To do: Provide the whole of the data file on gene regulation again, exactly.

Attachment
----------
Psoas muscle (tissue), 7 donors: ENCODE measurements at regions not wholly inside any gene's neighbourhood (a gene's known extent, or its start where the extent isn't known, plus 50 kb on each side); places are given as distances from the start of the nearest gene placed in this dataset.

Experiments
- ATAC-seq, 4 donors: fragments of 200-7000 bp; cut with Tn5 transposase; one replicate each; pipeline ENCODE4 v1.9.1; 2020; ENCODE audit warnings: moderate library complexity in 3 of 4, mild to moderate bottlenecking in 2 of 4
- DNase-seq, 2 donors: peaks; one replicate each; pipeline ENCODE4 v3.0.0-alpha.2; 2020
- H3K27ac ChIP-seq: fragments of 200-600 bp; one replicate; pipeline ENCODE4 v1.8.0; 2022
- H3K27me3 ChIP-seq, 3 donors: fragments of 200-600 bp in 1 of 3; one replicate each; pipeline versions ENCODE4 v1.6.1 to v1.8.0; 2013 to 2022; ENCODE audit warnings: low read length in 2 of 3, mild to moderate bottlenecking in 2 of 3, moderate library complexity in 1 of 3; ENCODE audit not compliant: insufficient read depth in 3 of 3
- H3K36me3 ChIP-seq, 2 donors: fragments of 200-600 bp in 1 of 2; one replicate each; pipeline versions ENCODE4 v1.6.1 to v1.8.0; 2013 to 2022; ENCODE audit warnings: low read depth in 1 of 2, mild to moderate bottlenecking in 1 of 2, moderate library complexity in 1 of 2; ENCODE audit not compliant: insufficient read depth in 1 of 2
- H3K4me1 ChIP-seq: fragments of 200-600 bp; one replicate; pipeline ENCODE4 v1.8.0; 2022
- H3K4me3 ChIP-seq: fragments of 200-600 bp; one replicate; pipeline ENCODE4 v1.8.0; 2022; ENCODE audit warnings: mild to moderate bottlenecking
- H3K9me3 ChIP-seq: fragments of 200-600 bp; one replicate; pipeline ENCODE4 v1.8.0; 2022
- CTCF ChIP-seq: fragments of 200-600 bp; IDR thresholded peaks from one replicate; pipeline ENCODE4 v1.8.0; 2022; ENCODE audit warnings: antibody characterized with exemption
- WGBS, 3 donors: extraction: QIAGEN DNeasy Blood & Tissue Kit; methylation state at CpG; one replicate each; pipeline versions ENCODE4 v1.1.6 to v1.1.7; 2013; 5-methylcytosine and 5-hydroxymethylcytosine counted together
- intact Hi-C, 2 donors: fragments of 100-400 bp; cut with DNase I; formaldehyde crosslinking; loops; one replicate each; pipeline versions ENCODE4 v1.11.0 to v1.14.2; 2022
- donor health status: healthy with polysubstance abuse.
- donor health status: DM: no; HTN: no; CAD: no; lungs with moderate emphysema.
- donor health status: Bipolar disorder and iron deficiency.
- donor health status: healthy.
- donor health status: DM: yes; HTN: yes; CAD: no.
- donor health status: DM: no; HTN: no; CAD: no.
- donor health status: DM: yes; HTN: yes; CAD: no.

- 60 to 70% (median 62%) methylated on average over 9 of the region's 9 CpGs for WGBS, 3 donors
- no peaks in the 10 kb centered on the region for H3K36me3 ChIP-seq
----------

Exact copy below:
Psoas muscle (tissue), 7 donors: ENCODE measurements at regions not wholly inside any gene's neighbourhood (a gene's known extent, or its start where the extent isn't known, plus 50 kb on each side); places are given as distances from the start of the nearest gene placed in this dataset.

Experiments
- ATAC-seq, 4 donors: fragments of 200-7000 bp; cut with Tn5 transposase; one replicate each; pipeline ENCODE4 v1.9.1; 2020; ENCODE audit warnings: moderate library complexity in 3 of 4, mild to moderate bottlenecking in 2 of 4
- DNase-seq, 2 donors: peaks; one replicate each; pipeline ENCODE4 v3.0.0-alpha.2; 2020
- H3K27ac ChIP-seq: fragments of 200-600 bp; one replicate; pipeline ENCODE4 v1.8.0; 2022
- H3K27me3 ChIP-seq, 3 donors: fragments of 200-600 bp in 1 of 3; one replicate each; pipeline versions ENCODE4 v1.6.1 to v1.8.0; 2013 to 2022; ENCODE audit warnings: low read length in 2 of 3, mild to moderate bottlenecking in 2 of 3, moderate library complexity in 1 of 3; ENCODE audit not compliant: insufficient read depth in 3 of 3
- H3K36me3 ChIP-seq, 2 donors: fragments of 200-600 bp in 1 of 2; one replicate each; pipeline versions ENCODE4 v1.6.1 to v1.8.0; 2013 to 2022; ENCODE audit warnings: low read depth in 1 of 2, mild to moderate bottlenecking in 1 of 2, moderate library complexity in 1 of 2; ENCODE audit not compliant: insufficient read depth in 1 of 2
- H3K4me1 ChIP-seq: fragments of 200-600 bp; one replicate; pipeline ENCODE4 v1.8.0; 2022
- H3K4me3 ChIP-seq: fragments of 200-600 bp; one replicate; pipeline ENCODE4 v1.8.0; 2022; ENCODE audit warnings: mild to moderate bottlenecking
- H3K9me3 ChIP-seq: fragments of 200-600 bp; one replicate; pipeline ENCODE4 v1.8.0; 2022
- CTCF ChIP-seq: fragments of 200-600 bp; IDR thresholded peaks from one replicate; pipeline ENCODE4 v1.8.0; 2022; ENCODE audit warnings: antibody characterized with exemption
- WGBS, 3 donors: extraction: QIAGEN DNeasy Blood & Tissue Kit; methylation state at CpG; one replicate each; pipeline versions ENCODE4 v1.1.6 to v1.1.7; 2013; 5-methylcytosine and 5-hydroxymethylcytosine counted together
- intact Hi-C, 2 donors: fragments of 100-400 bp; cut with DNase I; formaldehyde crosslinking; loops; one replicate each; pipeline versions ENCODE4 v1.11.0 to v1.14.2; 2022
- donor health status: healthy with polysubstance abuse.
- donor health status: DM: no; HTN: no; CAD: no; lungs with moderate emphysema.
- donor health status: Bipolar disorder and iron deficiency.
- donor health status: healthy.
- donor health status: DM: yes; HTN: yes; CAD: no.
- donor health status: DM: no; HTN: no; CAD: no.
- donor health status: DM: yes; HTN: yes; CAD: no.

- 60 to 70% (median 62%) methylated on average over 9 of the region's 9 CpGs for WGBS, 3 donors
- no peaks in the 10 kb centered on the region for H3K36me3 ChIP-seq